The third purpose, which is the essence of our present discussion, is effected by paragraphs (a) and (c) of section 14 (9592-143 Rem. Supp. 1947) referred to specifically in your question.  The first of these paragraphs deals with miscellaneous personnel which is defined in section 3 (9592-132 Rem. Supp. 1947) of the Retirement Act as " * * * officers and employees other than those in the uniformed police or fire service, * * * " and section (c) which provides for uniformed personnel, also defined in the same section of the act, to mean "any employee who is a policeman in service or who is subject to call to active service or duty as such."

            In connection with both categories of employees, it should be noted a compulsory retirement age is fixed.  With reference to miscellaneous personnel, this subject is handled as follows:  "Each member included in the miscellaneous personnel in service on the effective date, who, on or before such effective date, has attained the age of sixty-five (65) years or over shall be compulsorily retired forthwith:  * * * Members included in the miscellaneous personnel attaining age sixty-five (65) after the effective date shall be retired  [[Orig. Op. Page 4]] on the first day of the calendar month next succeeding the month in which the member shall have attained sixty-five (65):  * * *."  In connection with both of these statements, there are two provisos.  The first reads "That none of such members shall be subject to compulsory retirement until two years after the effective date:"  and the second, "That the legislative authority of the city shall have the privilege at all times of extending time for retirement to attainment by such member of age sixty-seven (67)."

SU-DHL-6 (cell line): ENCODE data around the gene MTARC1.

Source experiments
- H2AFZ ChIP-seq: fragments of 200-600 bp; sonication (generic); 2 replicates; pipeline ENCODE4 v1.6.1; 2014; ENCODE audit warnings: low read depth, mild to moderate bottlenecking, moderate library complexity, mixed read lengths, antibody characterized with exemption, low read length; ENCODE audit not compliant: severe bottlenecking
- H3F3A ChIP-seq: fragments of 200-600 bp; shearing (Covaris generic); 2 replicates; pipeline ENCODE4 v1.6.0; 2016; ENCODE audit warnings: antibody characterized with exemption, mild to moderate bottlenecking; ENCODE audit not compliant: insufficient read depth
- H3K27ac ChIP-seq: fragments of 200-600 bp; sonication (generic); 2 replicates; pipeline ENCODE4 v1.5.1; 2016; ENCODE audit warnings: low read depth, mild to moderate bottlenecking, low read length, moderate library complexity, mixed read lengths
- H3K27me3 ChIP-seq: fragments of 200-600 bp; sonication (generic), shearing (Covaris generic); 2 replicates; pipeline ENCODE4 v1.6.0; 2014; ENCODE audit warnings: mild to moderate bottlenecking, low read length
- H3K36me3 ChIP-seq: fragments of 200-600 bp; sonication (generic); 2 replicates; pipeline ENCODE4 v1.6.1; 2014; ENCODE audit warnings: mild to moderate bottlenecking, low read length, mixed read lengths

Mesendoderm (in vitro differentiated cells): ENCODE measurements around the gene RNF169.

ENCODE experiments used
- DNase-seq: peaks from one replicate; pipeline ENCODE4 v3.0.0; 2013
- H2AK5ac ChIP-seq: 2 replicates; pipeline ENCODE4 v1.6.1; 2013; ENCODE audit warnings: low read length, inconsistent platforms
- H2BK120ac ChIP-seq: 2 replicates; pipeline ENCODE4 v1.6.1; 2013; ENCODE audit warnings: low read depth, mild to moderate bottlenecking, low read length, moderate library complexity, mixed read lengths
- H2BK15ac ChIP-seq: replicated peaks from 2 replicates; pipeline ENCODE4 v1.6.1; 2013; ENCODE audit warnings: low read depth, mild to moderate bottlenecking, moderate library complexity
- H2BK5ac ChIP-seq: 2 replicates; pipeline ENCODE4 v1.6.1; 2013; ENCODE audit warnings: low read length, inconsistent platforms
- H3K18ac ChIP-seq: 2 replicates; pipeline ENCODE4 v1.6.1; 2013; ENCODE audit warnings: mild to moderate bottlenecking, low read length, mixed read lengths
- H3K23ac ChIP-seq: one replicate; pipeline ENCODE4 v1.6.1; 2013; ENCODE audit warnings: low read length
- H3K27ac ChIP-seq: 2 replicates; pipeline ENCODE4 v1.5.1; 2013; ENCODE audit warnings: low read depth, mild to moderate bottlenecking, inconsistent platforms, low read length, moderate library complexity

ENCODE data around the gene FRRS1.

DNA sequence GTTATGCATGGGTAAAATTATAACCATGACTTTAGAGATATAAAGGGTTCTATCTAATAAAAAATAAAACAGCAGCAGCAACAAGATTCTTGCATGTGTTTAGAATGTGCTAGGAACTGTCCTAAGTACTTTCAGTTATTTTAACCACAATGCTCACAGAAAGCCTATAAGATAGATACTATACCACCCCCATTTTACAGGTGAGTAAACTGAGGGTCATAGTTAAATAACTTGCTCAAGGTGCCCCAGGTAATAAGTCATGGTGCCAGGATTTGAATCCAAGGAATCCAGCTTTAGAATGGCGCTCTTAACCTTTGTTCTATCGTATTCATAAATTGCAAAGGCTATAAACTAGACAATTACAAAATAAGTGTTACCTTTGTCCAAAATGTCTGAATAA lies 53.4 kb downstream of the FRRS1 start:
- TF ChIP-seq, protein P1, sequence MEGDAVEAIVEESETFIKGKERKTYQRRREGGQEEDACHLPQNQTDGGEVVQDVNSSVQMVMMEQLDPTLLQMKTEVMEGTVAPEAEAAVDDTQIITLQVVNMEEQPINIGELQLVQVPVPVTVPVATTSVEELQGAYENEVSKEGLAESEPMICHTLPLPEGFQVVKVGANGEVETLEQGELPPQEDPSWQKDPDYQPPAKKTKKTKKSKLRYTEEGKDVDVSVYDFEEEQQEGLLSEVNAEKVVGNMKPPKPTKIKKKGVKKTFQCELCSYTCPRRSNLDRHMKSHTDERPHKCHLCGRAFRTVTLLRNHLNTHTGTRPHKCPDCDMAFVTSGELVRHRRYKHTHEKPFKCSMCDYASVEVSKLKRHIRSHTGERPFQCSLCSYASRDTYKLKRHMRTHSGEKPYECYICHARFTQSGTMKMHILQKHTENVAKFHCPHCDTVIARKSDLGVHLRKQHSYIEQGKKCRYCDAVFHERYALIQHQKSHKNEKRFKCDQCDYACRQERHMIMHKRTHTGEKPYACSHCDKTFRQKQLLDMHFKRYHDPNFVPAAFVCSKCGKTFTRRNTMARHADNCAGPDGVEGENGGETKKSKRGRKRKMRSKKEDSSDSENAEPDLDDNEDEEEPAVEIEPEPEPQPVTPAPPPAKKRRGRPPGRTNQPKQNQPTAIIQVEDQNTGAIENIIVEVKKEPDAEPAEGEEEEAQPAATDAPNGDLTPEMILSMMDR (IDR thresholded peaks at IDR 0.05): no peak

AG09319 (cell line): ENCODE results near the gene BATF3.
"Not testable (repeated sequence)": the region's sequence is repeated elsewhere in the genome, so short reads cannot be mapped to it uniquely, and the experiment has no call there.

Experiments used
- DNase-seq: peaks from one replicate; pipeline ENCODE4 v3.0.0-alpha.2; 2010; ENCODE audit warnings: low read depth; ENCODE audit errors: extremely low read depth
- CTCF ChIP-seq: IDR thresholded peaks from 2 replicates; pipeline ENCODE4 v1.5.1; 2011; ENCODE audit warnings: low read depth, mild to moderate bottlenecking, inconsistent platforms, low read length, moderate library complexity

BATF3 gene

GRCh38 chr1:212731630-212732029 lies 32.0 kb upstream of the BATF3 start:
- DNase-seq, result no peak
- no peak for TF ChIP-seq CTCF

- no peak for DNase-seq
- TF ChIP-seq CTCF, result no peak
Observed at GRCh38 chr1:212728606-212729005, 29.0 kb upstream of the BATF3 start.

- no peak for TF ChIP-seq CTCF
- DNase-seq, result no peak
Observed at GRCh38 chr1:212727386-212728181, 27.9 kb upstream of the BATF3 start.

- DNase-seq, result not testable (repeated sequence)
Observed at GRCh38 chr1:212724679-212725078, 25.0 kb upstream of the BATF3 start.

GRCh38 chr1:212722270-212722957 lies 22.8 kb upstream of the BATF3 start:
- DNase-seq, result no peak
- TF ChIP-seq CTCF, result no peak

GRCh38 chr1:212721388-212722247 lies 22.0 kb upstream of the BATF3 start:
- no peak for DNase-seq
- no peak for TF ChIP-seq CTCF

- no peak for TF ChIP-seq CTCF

In connection with uniformed personnel, as provided for in paragraph (c), the language is identical with that found in paragraph (b), with the exception of the fact that the basic age is sixty (60) and the age to which an extension may be granted is sixty-four (64).

            We cannot imagine language which could express a legislative intent more clearly.  The compulsory nature of retirement is spelled out with great exactitude, and the age limits are set forth with precision.

            Returning for a moment to section 2, supra, we see that one of the purposes of the Retirement Act, namely "* * * furnishing an orderly means whereby such employees who have become aged or otherwise incapacitated, may, without hardship or prejudice, be retired from active service." is achieved by the provisions of section 14 (a) and (c), as compulsory retirement of aged employees enables a city to promote economy by providing an orderly means of replacing employees, and our opinion is that miscellaneous personnel must be retired at not more than age sixty-seven (67), and uniformed personnel retired at not more than age sixty-four (64), except for the first two years in which a municipality participated after the effective date of its entrance into the System.